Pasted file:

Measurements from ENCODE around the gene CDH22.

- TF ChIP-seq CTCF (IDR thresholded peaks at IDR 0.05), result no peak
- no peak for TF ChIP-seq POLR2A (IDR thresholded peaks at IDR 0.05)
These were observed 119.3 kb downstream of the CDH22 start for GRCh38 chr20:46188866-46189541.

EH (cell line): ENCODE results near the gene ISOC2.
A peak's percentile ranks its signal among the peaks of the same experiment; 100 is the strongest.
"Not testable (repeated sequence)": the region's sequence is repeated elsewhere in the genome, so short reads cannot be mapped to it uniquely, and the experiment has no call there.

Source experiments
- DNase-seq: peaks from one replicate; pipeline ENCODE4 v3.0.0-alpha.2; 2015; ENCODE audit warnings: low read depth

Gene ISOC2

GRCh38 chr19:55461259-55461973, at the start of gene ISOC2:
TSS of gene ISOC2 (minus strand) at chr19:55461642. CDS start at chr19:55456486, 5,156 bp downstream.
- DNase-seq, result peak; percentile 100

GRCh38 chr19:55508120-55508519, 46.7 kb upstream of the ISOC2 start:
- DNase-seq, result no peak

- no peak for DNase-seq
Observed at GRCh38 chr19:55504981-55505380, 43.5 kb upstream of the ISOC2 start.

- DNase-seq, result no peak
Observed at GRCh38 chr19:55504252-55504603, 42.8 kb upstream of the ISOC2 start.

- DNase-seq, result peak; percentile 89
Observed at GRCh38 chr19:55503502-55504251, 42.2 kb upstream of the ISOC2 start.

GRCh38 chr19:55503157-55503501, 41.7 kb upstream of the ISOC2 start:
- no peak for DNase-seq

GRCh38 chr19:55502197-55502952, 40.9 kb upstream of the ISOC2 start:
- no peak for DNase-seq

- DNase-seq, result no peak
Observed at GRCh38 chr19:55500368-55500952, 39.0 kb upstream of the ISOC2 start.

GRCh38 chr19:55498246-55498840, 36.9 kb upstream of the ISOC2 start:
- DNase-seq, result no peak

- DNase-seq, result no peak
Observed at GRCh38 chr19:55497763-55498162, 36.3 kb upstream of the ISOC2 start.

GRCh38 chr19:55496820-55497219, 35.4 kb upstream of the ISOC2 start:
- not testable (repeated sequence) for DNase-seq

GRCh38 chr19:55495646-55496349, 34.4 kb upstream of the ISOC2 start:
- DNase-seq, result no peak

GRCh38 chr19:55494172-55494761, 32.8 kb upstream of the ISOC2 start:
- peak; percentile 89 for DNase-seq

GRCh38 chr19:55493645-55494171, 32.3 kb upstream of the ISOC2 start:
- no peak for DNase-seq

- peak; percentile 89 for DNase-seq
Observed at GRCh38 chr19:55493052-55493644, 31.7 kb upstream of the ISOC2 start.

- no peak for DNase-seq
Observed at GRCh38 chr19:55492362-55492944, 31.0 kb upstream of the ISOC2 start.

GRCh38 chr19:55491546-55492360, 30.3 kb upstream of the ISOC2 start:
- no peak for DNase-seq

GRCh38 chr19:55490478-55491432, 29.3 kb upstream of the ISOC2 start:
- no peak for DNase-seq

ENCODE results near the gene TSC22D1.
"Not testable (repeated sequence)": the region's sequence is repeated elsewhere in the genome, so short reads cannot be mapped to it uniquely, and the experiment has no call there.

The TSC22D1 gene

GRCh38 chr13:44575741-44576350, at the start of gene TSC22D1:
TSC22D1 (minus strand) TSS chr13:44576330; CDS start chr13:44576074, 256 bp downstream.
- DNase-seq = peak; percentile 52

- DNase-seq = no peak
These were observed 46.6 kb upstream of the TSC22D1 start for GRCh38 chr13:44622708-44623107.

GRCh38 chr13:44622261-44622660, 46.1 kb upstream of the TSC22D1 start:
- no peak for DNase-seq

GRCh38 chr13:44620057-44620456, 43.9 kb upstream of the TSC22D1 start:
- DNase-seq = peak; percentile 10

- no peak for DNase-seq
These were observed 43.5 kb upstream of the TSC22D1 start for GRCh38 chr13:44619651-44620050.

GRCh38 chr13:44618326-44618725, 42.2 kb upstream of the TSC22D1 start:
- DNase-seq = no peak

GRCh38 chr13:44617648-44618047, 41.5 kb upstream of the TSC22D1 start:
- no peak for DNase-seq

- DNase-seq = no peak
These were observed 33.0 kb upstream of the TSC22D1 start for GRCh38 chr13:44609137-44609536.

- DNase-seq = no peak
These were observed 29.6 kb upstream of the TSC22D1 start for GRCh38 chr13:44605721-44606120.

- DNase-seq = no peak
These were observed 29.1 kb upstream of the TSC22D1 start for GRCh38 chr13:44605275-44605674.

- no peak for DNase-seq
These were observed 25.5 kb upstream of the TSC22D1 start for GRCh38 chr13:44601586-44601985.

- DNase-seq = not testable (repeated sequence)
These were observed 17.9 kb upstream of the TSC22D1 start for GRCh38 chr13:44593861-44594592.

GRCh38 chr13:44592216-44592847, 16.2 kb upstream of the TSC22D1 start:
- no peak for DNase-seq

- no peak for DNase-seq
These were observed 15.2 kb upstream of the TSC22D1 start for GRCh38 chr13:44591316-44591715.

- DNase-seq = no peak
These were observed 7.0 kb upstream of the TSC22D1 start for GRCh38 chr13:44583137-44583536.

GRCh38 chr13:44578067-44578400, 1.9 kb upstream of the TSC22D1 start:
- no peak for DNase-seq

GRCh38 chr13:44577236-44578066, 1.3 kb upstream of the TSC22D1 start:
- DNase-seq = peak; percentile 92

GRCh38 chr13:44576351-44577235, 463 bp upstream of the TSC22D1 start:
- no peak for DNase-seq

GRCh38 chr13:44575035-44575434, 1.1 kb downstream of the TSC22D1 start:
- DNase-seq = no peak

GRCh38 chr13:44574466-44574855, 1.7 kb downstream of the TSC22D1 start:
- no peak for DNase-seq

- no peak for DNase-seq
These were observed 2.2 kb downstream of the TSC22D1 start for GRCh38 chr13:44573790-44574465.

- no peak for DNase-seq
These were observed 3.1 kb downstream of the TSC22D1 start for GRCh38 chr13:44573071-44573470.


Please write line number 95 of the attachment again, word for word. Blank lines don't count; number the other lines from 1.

These were observed 3.1 kb downstream of the TSC22D1 start for GRCh38 chr13:44573071-44573470.